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World War I: African-American Soldiers Battle More Than Enemy Forces

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This is a guest post by Ryan Reft, a historian in the Manuscript Division.

“Interpreters were brought from everywhere to instruct our men in the French methods of warfare because be it known that everything American was taken from us except our uniform.”

—Noble Sissle, 369th “Harlem Hell Fighters” Regiment

Recruits for what would become the 369th Regiment, also known as the “Harlem Hell Fighters.”

The Library of Congress exhibition Echoes of the Great War: American Experiences of World War I explores the role of African-American soldiers in the war and ways in which the international conflict contributed to a growing racial consciousness among black veterans.

Over 350,000 African-Americans served overseas for the American Expeditionary Force (AEF) during the war. Most toiled away in important but menial positions—as stevedores, camp laborers, clerks. But between about 40,000 and 50,000 black American troops served under French commanders in the war, largely in the 93rd Division of the AEF, consisting of the 369th through the 372nd regiments. No black troops experienced as much combat as those assigned to the French military.

As historians like Jennifer Keane, Chad Williams and Adriane Lentz-Smith have demonstrated, racism was deeply embedded in the segregated World War I military. Among officers and the rank and file, white soldiers felt no compunction in demeaning their black counterparts. In France, “U.S. troops were busy spreading rumors among the civilian population that blacks were rapists, thieves, and had tails,” Keane points out.

Although the soldier pictured here is unidentified, his uniform indicates that he served with the U.S. Army Corps of Engineers. Its three-towered castle appears on his collar insignia and is echoed in artist Dan Smith’s commemorative certificate.

Although the government organized its first officer’s training camp for black troops during World War I, the camp was segregated. Located in Des Moines, Ia., it trained only enlistees for the infantry. White officers eschewed imparting artillery and engineering skills to camp enlistees even though such skills proved crucial at the front, where many soldiers found themselves assigned to artillery and engineering units. And even in its limited focus on infantry, the camp’s military leaders failed to adequately train their charges for the challenges ahead. The division that emerged from the camp experienced combat, but under white officers who took every opportunity to denigrate the division’s efforts while obscuring their own failures of leadership.

What to do with black soldiers generally once they were trained bedeviled leadership. AEF commander General John J. Pershing and others refused to integrate the armed services, and military leaders struggled with how to assign the 93rd Division. By assigning it to the French army, Pershing fulfilled a pledge to supply combat regiments to the French, while also freeing “himself from the dilemma of how to use the African-American fighting regiments of the provisional 93rd,” writes Williams.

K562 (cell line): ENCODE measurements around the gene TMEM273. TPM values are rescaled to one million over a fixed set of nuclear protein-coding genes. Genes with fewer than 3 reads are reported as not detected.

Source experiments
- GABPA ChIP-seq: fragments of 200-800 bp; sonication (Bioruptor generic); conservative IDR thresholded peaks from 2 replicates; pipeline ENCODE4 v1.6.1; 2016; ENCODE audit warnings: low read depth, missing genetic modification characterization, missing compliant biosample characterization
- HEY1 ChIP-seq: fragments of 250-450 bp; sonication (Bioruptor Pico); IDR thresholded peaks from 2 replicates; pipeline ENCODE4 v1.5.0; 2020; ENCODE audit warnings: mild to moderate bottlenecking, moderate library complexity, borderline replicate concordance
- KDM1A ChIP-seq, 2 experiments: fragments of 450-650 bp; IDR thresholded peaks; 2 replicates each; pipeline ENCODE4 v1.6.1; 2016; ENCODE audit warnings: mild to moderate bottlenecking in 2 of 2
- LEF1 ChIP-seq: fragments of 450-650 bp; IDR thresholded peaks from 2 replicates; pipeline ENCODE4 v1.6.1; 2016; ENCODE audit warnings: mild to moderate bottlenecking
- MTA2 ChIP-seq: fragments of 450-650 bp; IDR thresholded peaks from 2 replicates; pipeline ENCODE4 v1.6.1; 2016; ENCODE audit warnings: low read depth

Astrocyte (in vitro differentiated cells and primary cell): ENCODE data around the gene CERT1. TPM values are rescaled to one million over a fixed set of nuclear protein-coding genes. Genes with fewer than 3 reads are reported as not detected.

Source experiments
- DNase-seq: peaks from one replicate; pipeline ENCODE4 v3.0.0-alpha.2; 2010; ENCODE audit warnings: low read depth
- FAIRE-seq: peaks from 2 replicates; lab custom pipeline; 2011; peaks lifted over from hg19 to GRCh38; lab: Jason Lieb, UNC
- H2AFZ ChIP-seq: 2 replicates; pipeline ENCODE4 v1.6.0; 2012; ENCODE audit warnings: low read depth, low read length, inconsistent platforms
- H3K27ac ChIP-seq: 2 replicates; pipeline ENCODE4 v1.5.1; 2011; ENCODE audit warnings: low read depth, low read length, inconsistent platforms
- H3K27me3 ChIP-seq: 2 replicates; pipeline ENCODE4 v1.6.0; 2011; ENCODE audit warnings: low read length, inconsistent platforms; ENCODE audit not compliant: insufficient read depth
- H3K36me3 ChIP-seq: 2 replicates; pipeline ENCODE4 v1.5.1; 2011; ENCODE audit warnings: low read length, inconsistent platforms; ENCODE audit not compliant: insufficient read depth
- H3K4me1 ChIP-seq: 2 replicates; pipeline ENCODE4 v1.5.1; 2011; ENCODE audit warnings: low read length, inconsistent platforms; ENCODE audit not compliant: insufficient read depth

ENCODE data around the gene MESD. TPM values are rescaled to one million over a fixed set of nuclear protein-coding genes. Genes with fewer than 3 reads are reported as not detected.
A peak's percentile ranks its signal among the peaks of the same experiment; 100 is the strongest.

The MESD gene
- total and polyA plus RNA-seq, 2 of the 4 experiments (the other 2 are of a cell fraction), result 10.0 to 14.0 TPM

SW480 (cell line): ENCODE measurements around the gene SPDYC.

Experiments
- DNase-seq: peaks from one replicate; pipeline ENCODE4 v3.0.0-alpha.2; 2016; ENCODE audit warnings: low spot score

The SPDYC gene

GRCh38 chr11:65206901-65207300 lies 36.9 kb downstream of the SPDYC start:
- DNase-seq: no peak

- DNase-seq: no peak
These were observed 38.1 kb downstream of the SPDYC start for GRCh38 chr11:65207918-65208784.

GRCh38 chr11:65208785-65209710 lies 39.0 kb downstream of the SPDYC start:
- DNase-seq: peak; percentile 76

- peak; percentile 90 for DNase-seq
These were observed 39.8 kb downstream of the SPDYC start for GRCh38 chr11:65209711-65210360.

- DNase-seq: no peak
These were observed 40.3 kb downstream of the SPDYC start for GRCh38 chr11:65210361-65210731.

Doing so came with a cost, however. “They now became France’s problem, an act that cast African-American troops as outside the U.S. Army, and in a symbolic sense, outside the nation itself,” Williams states. W.E.B DuBois summed up the treatment endured by black soldiers from their white American counterparts: “[T]he American Negro soldier in France was treated with the same contempt and undemocratic spirit as the American Negro citizen is treated in the U.S.”

The 369th was the first black regiment to reach European shores in late December 1917; it was also the first to gain notoriety for its fighting skills when Henry Johnson and Needham Roberts successfully defeated a German assault, earning the French military’s highest honor, the Croix de Guerre. “The first heroes of the American Army came from that regiment,” wrote Noble Sissle.

He described relations between the French and their African-American counterparts as generally good. French officers befriended African-American troops and officers, while the noncommissioned officers “treated our boys with all the courtesy and comradeship that could be expected.”

Most African-American soldiers, whether fighting for the AEF or the French military, experienced a great deal more freedom in France than they did in the U.S. Though the French had their own racial issues, black Americans found the country devoid of Jim Crow segregation. Many dated French women, which infuriated their white AEF counterparts.

When the 369th returned from the front in 1919, it enjoyed a boisterous parade in New York City to celebrate its contributions. But many other black veterans experienced hostility, finding themselves subject to verbal abuse, assault and even lynching.

“The disillusion of wartime encounters would feed the transformation of black soldiers’ political consciousness,” notes Lentz-Smith of African-Americans in the AEF.

Even before the war concluded, thousands joined civil rights organizations to push for racial equality—from 1917 to 1919, the NAACP expanded its ranks sixfold. More militant veterans allied with the League for Democracy, organized by and for black veterans as a means to promote racial equality and democracy. The government took a dim view of the organization, including it in a 1919 report entitled “Negro Subversion.”